Notwithstanding ample accommodations have been provided by the State for all the indigent insane, fully 1,800 continue to be supported in the almshouses. It is maintained that the custody of the insane, the curable as well as the incurable (excepting that class who are capable of self-care, and of rendering assistance in household and out-door work), should be taken absolutely out of the hands of the poorhouse authorities and of township overseers; because even the best county asylums afford insufficient safeguards for this class, and a present fair standard of care cannot be relied on, in view of the changes in economy and supervision liable to occur under different administrations. If the removal of the class above-mentioned to State hospitals should be rendered imperative, most decided benefits would certainly be derived from the change for the insane, whilst our county almshouses would be relieved of one of their heaviest pecuniary burdens.

As to the criminal classes, the number of commitments by magistrates and courts in the State last year was 43,991. The resident convict population is about 8,500. I will not enlarge upon this subject further than to state that we have two penitentiaries, with a capacity for over two thousand persons, and are building a third under an Act passed at the last session of the legislature, which is designed for convicts for first offences, with some modifications of present systems in regard to measures of a reformatory kind, which are not yet definitely settled. Our reformatories for juvenile delinquents continue to be conducted in a satisfactory manner.

The institutions for the Blind, the Deaf and Dumb, and for Feeble Minded Children, are owned and controlled by incorporated associations. They receive indigent pupils for a certain per capita rate which is paid by counties and the State. The arrangement gives entire satisfaction, the State manifesting its appreciation of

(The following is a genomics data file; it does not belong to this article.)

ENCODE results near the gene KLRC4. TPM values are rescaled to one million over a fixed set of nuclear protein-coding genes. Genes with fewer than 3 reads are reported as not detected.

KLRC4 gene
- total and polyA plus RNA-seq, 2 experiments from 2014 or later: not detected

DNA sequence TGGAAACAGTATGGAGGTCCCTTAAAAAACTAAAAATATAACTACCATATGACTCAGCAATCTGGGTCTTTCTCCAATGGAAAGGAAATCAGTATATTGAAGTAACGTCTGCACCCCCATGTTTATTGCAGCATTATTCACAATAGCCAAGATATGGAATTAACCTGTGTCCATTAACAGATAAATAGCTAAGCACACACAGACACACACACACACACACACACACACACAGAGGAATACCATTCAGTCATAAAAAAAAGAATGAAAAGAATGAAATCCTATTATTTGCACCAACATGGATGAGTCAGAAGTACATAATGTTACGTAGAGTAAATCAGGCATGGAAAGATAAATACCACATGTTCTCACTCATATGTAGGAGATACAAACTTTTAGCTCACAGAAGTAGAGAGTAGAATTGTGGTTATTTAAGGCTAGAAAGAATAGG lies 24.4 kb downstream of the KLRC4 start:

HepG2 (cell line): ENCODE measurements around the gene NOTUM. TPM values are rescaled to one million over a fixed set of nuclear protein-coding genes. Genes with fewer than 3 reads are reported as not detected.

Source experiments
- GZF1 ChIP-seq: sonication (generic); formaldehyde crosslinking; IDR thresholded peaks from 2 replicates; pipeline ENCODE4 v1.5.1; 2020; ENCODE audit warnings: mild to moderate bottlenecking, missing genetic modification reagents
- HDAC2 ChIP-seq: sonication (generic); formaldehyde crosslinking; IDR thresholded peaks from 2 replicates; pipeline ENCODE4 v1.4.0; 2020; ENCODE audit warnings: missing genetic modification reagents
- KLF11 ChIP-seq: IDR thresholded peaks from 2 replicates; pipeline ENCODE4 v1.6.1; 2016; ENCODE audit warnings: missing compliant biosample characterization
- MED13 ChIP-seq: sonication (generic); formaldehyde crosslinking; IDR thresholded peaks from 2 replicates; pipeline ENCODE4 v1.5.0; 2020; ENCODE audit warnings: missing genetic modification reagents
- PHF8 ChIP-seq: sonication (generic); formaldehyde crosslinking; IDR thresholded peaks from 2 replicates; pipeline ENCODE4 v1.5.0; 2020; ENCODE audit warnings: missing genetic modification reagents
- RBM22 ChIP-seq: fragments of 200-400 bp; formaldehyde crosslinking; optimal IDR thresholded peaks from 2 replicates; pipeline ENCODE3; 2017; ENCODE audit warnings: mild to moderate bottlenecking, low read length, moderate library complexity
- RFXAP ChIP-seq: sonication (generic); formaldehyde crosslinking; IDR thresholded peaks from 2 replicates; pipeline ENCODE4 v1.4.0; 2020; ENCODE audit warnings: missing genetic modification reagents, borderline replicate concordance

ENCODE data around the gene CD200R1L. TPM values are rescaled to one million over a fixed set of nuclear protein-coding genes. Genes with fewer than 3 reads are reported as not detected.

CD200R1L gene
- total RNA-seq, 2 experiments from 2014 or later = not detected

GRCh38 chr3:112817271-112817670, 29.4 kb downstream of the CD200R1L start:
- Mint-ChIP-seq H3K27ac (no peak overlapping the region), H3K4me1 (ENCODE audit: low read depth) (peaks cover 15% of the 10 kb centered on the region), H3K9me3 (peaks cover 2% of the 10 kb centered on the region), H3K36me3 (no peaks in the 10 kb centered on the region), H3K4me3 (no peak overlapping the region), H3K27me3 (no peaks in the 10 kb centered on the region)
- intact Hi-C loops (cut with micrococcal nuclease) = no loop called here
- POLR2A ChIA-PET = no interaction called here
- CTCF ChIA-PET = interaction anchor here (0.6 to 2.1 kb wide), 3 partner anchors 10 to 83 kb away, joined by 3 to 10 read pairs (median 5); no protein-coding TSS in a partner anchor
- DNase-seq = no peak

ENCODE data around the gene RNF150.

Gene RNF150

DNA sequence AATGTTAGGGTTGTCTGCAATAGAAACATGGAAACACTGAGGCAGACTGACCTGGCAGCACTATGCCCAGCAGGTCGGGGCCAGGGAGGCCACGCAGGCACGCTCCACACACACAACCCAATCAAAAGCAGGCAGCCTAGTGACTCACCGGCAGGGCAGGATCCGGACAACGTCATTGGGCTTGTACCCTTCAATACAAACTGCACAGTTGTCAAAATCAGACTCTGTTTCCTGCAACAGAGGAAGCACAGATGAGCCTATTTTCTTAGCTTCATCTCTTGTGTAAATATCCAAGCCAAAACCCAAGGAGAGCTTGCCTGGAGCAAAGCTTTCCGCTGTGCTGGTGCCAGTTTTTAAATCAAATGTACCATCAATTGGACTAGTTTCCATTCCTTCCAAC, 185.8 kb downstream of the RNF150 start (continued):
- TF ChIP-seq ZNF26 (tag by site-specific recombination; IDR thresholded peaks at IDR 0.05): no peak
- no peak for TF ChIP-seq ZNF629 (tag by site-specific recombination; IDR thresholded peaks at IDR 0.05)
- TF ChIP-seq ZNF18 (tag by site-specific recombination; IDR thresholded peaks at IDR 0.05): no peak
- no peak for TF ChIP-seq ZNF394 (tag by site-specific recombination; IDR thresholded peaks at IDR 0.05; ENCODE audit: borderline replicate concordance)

the care and treatment provided for its pupils by frequent and liberal appropriations.

The vast amount of benevolent work performed by correctional and charitable institutions organized by associations or individuals, I will not attempt to enumerate. These are supported mainly by income from endowments and contributions from charitable citizens, but occasionally they receive State aid. Provision is made for the relief of every form of privation and suffering. No nobler testimony to the intelligence and Christian liberality of those who engage in the praiseworthy service could possibly be presented.

Dr. ROGERS, of New York: May I touch on one point? The gentleman from Pennsylvania has presented a matter which should demand the attention of this Conference. He states that a certain number of insane are in the Pennsylvania almshouses. He says, also, that a portion of that number should be taken to the State asylums; that such persons as have been so removed have almost entirely changed in character and deportment; and that the worst cases were especially benefited. Now, if the worst cases are thus benefited in State asylums, under treatment, may we not infer that the milder cases, if placed under treatment, might be cured? The insane should not be left in county almshouses. The treatment they require is entirely different from that required by the almshouse inmate.